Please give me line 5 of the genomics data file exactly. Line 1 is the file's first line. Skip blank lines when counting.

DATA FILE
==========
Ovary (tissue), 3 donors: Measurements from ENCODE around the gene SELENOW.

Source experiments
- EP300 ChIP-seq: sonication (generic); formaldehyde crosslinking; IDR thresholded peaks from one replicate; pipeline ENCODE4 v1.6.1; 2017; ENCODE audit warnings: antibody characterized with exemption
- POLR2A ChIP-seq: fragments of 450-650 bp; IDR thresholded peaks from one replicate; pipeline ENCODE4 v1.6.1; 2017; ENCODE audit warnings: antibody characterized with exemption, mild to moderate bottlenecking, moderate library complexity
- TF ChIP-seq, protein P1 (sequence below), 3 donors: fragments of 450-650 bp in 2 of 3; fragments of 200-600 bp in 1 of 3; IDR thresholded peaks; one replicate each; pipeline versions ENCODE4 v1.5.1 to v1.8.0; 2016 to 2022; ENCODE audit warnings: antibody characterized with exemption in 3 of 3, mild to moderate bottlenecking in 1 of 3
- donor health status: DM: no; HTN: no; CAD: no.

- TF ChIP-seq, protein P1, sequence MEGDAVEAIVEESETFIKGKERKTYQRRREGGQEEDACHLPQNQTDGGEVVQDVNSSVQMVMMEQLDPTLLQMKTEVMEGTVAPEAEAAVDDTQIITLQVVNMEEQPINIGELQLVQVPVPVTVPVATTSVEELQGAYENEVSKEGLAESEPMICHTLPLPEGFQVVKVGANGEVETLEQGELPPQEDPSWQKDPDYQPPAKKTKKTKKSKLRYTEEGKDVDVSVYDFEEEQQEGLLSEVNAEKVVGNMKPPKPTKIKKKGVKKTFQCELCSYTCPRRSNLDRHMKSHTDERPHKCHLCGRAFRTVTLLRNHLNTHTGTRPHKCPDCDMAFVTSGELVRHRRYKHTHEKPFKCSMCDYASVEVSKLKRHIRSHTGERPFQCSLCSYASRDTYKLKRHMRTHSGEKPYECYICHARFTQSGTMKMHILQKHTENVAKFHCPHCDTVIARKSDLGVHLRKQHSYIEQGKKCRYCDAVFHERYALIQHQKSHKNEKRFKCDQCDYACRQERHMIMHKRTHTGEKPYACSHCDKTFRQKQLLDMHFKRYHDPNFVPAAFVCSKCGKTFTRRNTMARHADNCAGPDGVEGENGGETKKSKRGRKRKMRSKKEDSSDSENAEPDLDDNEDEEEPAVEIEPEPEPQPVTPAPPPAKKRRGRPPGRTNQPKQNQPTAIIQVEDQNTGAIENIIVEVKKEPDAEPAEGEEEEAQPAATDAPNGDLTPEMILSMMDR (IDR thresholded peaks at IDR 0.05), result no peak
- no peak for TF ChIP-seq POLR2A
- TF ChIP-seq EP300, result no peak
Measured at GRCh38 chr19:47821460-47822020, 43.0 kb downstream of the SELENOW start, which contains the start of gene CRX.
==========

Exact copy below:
- TF ChIP-seq, protein P1 (sequence below), 3 donors: fragments of 450-650 bp in 2 of 3; fragments of 200-600 bp in 1 of 3; IDR thresholded peaks; one replicate each; pipeline versions ENCODE4 v1.5.1 to v1.8.0; 2016 to 2022; ENCODE audit warnings: antibody characterized with exemption in 3 of 3, mild to moderate bottlenecking in 1 of 3